Mapping the Apocalypse:
Cycles of Collapse in Works by Josh Kline and Jaune Quick-to-See Smith
Online, via Zoom
Thursday, March 30, 6 pm
Wednesday, April 12, 12 pm
Wednesday, April 26, 6 pm
Is the world on the verge of collapse? Or have we simply repackaged collapse as the norm? This online program, led by Joan Tisch Teaching Fellow Angela Brown, will take on these questions through works on view in Jaune Quick-to-See Smith: Memory Map and Josh Kline: Project for a New American Century, on view at the Whitney this spring. Through vastly different approaches and experiences, each artist examines how we are distorted and defined by property, labor, and land. By interrogating how capitalism, productivity, and individualism have mutated how information is processed, both artists question what stories we take to be true and ask us what we intend to do about it.
In Jaune Quick-to-See Smith: Memory Map, the artist interweaves art historical and personal references, using techniques of postwar abstraction and lessons of Native American ideologies as tools to break down persistent colonial narratives. For Josh Kline in Project for a New American Century, the pursuit of truth and the possibility of survival are threatened by deepfake software and data collection, while the whir of factories and viral videos on loop drown out warnings of impending crisis. This talk will consider formal and political resonances between the two exhibitions to explore how notions of self, truth, and fiction recalibrate in the face of imminent or ongoing disaster.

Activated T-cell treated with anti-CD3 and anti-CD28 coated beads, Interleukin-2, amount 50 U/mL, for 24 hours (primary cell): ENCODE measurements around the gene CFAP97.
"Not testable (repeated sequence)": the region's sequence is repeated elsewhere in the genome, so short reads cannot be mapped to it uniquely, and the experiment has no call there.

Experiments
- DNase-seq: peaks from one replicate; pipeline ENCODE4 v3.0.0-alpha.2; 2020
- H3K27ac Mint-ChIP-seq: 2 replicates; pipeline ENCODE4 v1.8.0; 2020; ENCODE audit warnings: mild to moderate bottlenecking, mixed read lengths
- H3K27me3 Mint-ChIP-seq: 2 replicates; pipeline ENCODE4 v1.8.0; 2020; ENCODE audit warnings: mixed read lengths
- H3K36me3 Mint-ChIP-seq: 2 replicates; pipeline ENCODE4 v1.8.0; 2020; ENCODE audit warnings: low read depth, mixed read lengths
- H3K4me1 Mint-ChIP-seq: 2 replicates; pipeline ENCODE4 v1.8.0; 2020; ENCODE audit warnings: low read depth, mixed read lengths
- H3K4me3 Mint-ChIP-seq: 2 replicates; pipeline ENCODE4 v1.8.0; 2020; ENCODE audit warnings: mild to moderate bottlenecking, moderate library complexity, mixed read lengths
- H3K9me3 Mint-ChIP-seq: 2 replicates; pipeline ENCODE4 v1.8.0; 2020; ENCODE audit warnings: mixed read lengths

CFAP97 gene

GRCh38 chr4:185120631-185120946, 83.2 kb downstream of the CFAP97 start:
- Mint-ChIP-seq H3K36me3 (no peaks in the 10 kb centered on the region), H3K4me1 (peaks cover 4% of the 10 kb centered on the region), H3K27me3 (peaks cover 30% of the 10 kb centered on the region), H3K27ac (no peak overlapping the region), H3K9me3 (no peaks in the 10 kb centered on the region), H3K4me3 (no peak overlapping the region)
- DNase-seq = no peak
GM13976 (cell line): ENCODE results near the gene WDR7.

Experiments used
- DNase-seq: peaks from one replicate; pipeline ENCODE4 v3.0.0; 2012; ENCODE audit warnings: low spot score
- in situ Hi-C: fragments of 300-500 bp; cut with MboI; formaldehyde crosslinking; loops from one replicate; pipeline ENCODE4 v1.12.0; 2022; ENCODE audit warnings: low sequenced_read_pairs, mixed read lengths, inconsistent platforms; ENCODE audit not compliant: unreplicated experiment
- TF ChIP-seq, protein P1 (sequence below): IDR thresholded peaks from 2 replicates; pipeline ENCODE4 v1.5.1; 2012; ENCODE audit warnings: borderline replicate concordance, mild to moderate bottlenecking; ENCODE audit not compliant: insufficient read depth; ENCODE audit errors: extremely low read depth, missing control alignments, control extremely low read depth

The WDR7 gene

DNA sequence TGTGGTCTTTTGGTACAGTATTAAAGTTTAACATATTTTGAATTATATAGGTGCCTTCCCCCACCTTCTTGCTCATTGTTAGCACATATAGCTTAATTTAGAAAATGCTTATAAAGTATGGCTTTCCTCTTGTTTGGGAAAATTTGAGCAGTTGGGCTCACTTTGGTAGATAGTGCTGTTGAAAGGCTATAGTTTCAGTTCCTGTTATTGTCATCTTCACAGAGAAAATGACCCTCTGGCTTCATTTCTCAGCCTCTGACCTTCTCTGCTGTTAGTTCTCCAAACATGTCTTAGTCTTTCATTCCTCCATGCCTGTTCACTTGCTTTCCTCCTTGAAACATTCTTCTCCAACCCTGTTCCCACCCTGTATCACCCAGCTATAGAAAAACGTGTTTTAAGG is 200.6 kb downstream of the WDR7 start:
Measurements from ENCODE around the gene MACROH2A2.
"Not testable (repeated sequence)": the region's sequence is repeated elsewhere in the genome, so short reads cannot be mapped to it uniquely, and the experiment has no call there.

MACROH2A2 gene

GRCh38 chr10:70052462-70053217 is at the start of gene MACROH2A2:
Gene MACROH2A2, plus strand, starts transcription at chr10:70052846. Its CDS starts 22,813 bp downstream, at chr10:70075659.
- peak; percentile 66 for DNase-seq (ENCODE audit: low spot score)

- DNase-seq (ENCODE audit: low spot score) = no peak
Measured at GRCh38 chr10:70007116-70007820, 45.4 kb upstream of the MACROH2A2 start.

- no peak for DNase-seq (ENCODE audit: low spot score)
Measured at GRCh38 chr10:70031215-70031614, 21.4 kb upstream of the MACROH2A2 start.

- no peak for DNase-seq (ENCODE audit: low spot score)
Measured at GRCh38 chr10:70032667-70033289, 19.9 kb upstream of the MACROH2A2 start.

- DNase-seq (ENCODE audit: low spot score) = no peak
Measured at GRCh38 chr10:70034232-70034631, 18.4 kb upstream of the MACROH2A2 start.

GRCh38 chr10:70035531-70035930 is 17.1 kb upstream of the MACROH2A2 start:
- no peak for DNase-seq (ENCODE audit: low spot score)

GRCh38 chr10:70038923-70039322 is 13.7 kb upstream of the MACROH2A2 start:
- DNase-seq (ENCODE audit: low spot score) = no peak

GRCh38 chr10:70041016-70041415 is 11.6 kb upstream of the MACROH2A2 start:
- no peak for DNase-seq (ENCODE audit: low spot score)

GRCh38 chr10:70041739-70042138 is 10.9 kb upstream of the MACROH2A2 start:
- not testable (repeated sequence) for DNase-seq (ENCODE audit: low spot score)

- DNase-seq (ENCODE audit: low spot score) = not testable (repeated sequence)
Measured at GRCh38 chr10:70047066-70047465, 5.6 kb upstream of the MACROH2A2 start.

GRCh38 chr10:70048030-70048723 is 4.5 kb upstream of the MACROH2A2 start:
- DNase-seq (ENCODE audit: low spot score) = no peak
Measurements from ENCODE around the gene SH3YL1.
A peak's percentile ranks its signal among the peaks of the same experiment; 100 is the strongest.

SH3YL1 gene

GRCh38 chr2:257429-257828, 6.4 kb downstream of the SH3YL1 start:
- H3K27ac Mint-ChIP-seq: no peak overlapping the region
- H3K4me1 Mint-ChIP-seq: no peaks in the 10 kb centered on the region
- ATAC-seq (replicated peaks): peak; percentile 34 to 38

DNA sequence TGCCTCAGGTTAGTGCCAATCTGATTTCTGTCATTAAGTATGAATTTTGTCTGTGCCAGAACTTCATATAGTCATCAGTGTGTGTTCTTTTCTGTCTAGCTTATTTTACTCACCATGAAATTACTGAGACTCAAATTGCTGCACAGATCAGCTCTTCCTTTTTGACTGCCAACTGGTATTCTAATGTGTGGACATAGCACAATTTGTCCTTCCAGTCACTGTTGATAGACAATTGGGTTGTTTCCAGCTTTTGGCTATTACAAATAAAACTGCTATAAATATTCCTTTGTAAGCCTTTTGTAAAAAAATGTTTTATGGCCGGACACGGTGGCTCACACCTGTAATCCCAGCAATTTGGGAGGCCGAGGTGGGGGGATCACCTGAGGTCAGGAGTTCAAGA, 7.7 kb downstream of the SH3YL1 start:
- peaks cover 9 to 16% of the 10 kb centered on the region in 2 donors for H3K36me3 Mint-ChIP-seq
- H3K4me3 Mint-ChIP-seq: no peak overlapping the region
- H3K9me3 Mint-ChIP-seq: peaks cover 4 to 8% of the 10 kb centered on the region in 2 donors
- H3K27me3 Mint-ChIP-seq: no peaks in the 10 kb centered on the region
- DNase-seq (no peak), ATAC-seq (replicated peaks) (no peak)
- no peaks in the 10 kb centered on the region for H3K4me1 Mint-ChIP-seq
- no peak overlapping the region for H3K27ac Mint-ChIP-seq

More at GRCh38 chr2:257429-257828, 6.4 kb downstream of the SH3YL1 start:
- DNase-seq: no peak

Angela H. Brown (she/they) is a Ph.D. candidate in the Department of Art and Archaeology at Princeton University, with research interests in textiles, archival practices, and art pedagogies, especially in the Caribbean and Latin America. Brown holds a BA from Vassar College and has worked as a writer and editor for art galleries, magazines, and independent publishers in New York. She continues to work with contemporary artists on research and text-based projects and is a Joan Tisch Teaching Fellow at the Whitney Museum of American Art.
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